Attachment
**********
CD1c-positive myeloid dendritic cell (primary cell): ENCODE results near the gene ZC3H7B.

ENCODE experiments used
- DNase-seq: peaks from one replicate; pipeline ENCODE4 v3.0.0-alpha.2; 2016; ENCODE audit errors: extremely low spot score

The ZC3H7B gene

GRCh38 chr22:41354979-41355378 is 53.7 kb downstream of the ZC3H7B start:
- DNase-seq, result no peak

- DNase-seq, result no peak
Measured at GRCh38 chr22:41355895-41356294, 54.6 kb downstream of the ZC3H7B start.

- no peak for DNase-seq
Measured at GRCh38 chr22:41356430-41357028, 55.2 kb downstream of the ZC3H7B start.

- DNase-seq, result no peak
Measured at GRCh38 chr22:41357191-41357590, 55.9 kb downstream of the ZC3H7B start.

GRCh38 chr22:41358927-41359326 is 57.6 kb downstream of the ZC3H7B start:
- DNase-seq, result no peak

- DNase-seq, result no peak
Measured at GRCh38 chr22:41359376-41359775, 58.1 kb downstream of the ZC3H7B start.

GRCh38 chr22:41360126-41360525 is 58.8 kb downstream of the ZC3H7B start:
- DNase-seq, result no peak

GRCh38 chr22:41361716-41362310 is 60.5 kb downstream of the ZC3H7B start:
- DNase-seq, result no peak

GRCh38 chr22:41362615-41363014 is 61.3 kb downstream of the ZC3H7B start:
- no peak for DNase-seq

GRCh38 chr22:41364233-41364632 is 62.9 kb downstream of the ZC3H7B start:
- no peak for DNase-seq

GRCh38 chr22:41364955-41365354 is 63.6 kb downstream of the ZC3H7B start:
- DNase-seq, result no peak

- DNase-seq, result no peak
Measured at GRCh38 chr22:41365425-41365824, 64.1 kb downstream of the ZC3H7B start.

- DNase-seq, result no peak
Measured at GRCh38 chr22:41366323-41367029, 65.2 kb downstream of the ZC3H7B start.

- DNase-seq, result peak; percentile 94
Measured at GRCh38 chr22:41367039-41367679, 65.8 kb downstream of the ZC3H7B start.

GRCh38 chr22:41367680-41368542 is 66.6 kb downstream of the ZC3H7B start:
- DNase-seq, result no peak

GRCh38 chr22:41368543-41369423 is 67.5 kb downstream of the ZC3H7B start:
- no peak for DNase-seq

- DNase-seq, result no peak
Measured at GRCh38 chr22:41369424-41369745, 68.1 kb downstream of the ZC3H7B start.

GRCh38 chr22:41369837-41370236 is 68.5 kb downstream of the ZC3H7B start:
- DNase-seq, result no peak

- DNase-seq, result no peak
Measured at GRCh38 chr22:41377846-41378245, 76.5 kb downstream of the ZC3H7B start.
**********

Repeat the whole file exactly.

CD1c-positive myeloid dendritic cell (primary cell): ENCODE results near the gene ZC3H7B.

ENCODE experiments used
- DNase-seq: peaks from one replicate; pipeline ENCODE4 v3.0.0-alpha.2; 2016; ENCODE audit errors: extremely low spot score

The ZC3H7B gene

GRCh38 chr22:41354979-41355378 is 53.7 kb downstream of the ZC3H7B start:
- DNase-seq, result no peak

- DNase-seq, result no peak
Measured at GRCh38 chr22:41355895-41356294, 54.6 kb downstream of the ZC3H7B start.

- no peak for DNase-seq
Measured at GRCh38 chr22:41356430-41357028, 55.2 kb downstream of the ZC3H7B start.

- DNase-seq, result no peak
Measured at GRCh38 chr22:41357191-41357590, 55.9 kb downstream of the ZC3H7B start.

GRCh38 chr22:41358927-41359326 is 57.6 kb downstream of the ZC3H7B start:
- DNase-seq, result no peak

- DNase-seq, result no peak
Measured at GRCh38 chr22:41359376-41359775, 58.1 kb downstream of the ZC3H7B start.

GRCh38 chr22:41360126-41360525 is 58.8 kb downstream of the ZC3H7B start:
- DNase-seq, result no peak

GRCh38 chr22:41361716-41362310 is 60.5 kb downstream of the ZC3H7B start:
- DNase-seq, result no peak

GRCh38 chr22:41362615-41363014 is 61.3 kb downstream of the ZC3H7B start:
- no peak for DNase-seq

GRCh38 chr22:41364233-41364632 is 62.9 kb downstream of the ZC3H7B start:
- no peak for DNase-seq

GRCh38 chr22:41364955-41365354 is 63.6 kb downstream of the ZC3H7B start:
- DNase-seq, result no peak

- DNase-seq, result no peak
Measured at GRCh38 chr22:41365425-41365824, 64.1 kb downstream of the ZC3H7B start.

- DNase-seq, result no peak
Measured at GRCh38 chr22:41366323-41367029, 65.2 kb downstream of the ZC3H7B start.

- DNase-seq, result peak; percentile 94
Measured at GRCh38 chr22:41367039-41367679, 65.8 kb downstream of the ZC3H7B start.

GRCh38 chr22:41367680-41368542 is 66.6 kb downstream of the ZC3H7B start:
- DNase-seq, result no peak

GRCh38 chr22:41368543-41369423 is 67.5 kb downstream of the ZC3H7B start:
- no peak for DNase-seq

- DNase-seq, result no peak
Measured at GRCh38 chr22:41369424-41369745, 68.1 kb downstream of the ZC3H7B start.

GRCh38 chr22:41369837-41370236 is 68.5 kb downstream of the ZC3H7B start:
- DNase-seq, result no peak

- DNase-seq, result no peak
Measured at GRCh38 chr22:41377846-41378245, 76.5 kb downstream of the ZC3H7B start.